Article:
This application is a continuation-in-part of application Ser. No. 390,164 filed Aug. 20, 1973, which application is a divisional application Ser. No. 222,493 filed Feb. 1, 1972 and issued as U.S. Pat. No. 3,785,273 on Jan. 15, 1974.


1. Field of the Invention

This invention relates to a cooking apparatus of a deep-fat type with a conveyor, including a plural food molding support with a final elevated draining position.

2. Description of the Prior Art

A popular Mexican food is the taco. The taco is made by folding and frying a tortilla and then filling the taco shell with meat, cheese, vegetables, sauces, etc., according to taste and the availability of ingredients.

Taco shells were originally made by hand somewhat as described by POMPA, U.S. Pat. No. 2,570,374. POMPA discloses a simple frame for forming and frying a plurality of taco shells at a time.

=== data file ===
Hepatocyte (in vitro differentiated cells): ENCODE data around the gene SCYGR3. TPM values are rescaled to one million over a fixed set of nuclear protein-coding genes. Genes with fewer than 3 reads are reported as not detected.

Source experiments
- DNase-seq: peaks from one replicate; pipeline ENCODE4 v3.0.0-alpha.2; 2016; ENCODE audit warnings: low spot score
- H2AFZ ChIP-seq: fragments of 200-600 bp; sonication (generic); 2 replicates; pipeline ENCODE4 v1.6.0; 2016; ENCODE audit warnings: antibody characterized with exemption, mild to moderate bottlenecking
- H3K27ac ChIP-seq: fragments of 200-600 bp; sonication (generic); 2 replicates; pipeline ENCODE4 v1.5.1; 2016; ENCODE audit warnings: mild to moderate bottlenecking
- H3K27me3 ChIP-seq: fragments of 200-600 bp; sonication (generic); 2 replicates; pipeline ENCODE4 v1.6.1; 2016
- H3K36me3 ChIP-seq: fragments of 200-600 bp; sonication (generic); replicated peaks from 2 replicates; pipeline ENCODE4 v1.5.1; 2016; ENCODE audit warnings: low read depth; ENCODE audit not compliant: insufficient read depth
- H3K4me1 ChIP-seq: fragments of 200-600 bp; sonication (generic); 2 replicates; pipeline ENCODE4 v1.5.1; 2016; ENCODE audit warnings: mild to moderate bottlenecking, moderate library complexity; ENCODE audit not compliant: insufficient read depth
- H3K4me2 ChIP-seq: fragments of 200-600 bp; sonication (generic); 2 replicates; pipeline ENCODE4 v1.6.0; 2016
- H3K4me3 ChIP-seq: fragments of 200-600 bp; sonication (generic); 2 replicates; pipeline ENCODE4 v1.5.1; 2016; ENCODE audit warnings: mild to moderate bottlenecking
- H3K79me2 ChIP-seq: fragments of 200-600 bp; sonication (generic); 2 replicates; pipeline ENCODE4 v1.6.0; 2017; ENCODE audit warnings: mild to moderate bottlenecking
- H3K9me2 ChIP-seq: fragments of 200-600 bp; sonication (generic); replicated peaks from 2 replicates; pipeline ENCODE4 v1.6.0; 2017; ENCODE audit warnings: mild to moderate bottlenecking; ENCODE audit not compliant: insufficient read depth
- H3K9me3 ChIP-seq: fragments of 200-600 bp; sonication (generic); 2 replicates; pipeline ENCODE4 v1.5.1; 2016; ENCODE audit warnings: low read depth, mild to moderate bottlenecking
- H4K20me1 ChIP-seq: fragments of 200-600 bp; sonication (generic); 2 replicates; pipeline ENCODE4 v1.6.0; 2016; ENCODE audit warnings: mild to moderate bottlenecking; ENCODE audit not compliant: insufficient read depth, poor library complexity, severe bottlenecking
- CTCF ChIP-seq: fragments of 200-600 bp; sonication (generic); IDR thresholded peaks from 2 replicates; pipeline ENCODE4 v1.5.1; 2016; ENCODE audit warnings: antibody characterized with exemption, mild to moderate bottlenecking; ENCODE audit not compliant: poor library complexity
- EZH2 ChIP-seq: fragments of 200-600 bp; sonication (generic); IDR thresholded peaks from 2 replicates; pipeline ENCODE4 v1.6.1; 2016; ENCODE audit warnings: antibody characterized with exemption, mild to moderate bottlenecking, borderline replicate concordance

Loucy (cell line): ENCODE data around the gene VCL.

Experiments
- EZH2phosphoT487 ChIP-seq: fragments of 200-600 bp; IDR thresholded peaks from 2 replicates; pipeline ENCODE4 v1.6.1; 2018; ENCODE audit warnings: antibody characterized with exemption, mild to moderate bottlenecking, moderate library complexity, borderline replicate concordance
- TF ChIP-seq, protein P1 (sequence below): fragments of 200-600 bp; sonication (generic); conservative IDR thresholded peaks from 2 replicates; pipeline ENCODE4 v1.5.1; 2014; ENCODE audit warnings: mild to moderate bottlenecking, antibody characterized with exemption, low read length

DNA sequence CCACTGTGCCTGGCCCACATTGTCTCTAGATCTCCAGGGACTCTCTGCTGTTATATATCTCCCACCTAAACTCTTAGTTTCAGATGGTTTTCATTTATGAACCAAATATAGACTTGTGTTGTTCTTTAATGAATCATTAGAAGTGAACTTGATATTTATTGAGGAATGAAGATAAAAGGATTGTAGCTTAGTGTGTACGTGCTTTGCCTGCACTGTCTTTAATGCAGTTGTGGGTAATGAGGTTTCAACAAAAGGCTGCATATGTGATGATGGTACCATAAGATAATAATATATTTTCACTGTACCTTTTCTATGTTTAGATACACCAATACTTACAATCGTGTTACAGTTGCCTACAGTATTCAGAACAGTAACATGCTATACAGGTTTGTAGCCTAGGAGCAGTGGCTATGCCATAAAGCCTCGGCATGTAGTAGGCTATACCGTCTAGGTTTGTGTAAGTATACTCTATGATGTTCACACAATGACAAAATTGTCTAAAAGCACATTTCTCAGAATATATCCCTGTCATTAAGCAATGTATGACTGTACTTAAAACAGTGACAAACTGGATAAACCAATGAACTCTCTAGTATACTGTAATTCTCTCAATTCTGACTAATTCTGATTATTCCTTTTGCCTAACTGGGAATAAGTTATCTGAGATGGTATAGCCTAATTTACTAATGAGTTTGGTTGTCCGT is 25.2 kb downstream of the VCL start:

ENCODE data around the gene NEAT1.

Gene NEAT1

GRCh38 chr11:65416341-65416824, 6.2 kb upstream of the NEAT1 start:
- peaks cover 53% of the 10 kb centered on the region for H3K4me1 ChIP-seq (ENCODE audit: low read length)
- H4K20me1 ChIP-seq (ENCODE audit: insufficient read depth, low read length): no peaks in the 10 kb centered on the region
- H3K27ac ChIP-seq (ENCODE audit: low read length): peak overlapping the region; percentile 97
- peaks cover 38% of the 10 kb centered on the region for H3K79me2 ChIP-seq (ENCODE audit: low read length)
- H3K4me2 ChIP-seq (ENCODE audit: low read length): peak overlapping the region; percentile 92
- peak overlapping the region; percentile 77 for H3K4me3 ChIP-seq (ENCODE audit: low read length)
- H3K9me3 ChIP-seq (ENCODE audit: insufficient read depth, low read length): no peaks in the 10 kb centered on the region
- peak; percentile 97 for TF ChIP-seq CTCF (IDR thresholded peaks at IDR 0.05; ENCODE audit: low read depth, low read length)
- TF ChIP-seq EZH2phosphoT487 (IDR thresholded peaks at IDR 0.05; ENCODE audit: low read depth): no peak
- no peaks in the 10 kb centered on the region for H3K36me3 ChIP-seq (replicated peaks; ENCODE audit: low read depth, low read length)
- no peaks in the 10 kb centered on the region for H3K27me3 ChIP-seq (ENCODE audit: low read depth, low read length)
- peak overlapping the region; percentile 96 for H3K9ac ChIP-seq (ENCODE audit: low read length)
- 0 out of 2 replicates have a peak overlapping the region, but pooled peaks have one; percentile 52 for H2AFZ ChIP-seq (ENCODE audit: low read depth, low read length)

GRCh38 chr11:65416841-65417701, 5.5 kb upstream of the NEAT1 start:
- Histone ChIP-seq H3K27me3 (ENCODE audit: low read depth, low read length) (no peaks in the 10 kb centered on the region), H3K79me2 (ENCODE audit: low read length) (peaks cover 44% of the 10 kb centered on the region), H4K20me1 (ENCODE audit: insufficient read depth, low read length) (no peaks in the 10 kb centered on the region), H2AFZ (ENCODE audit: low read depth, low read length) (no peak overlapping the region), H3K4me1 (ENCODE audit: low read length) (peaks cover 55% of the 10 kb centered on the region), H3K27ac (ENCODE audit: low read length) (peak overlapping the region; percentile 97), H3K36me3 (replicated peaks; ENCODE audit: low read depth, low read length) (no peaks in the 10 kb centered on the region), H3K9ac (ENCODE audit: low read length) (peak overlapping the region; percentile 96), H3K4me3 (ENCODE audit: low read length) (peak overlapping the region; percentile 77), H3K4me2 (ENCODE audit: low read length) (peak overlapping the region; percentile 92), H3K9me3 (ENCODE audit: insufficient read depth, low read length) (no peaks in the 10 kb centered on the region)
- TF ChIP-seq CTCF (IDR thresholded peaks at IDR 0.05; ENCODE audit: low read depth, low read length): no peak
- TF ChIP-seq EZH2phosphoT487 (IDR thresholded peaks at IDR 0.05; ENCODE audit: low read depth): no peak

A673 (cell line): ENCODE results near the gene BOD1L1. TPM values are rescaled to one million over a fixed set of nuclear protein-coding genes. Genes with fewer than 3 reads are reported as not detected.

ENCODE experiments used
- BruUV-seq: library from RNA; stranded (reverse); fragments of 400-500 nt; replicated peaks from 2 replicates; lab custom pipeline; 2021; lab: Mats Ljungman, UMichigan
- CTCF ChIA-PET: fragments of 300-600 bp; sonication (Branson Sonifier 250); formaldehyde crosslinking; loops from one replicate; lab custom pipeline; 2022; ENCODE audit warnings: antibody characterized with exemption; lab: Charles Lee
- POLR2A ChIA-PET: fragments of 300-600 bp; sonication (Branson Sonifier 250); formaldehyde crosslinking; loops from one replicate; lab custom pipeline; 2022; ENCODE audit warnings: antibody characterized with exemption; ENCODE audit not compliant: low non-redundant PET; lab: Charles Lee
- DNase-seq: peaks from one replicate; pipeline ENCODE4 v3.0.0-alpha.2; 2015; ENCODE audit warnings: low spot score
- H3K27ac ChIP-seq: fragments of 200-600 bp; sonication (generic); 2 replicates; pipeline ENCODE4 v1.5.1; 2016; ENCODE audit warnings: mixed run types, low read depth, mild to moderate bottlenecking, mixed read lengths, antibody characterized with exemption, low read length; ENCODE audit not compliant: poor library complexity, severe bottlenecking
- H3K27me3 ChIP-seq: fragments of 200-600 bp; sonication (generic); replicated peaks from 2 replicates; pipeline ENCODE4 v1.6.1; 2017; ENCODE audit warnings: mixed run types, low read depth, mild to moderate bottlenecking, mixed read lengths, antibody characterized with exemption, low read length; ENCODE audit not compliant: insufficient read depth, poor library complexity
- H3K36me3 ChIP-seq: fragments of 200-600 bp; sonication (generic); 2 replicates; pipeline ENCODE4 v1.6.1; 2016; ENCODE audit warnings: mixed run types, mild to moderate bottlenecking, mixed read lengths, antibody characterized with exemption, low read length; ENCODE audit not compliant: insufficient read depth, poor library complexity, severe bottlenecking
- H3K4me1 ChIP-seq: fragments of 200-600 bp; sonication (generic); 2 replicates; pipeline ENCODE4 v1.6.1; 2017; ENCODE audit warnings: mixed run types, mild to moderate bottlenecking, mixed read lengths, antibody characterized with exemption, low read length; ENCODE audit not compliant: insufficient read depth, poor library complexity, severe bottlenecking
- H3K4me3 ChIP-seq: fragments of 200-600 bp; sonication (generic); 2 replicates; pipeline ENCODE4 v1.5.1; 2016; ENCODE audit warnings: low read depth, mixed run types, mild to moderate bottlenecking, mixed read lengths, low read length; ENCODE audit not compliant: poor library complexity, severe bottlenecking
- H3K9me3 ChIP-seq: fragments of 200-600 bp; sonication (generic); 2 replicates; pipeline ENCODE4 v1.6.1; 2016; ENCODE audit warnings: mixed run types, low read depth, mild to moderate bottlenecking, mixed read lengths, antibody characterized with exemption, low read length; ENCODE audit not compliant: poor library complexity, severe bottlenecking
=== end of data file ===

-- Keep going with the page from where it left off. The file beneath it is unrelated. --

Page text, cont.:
SAENZ, U.S. Pat. No. 2,603,143, discloses a machine for forming and frying the shell as it moves through a machine. As applicant understands the SAENZ disclosure, the shell is formed by pulling it through a throat while it is still plastic or pliable.

YEPIS, U.S. Pat. No. 3,627,836, discloses a plurality of individual V-shaped molds of rigid character wherein the tortilla is folded thereover to form the taco shell.

In both SAENZ and YEPIS, the tortillas are carried by a chain conveyor through a deep-fat frying vat.

SCHY, U.S. Pat. No. 3,570,393, discloses dual sets of rigid plates mounted on chain conveyors which form the taco by folding the plates with the tortilla between them.

PEREZ, U.S. Pat. No. 3,602,130, discloses a plurality of rigid plates mounted on chain conveyors which move from a Y-shape to a V-shape to form the taco.

SANTILLAN, U.S. Pat. No. 2,112,309; CONTRERAS, U.S. Pat. No. 2,773,442; and HAYES, U.S. Pat. No. 3,467,029, also are of interest.


1. New and Different Function

This invention forms the taco shell from the tortilla by having the tortilla placed upon the flexible, pliable web made of woven wire, and then folding the web with the tortilla thereon over a plunger to shape the tortilla. After the tortilla is formed, it is fried, then taken from the hot grease and flipped off the plunger to be packed.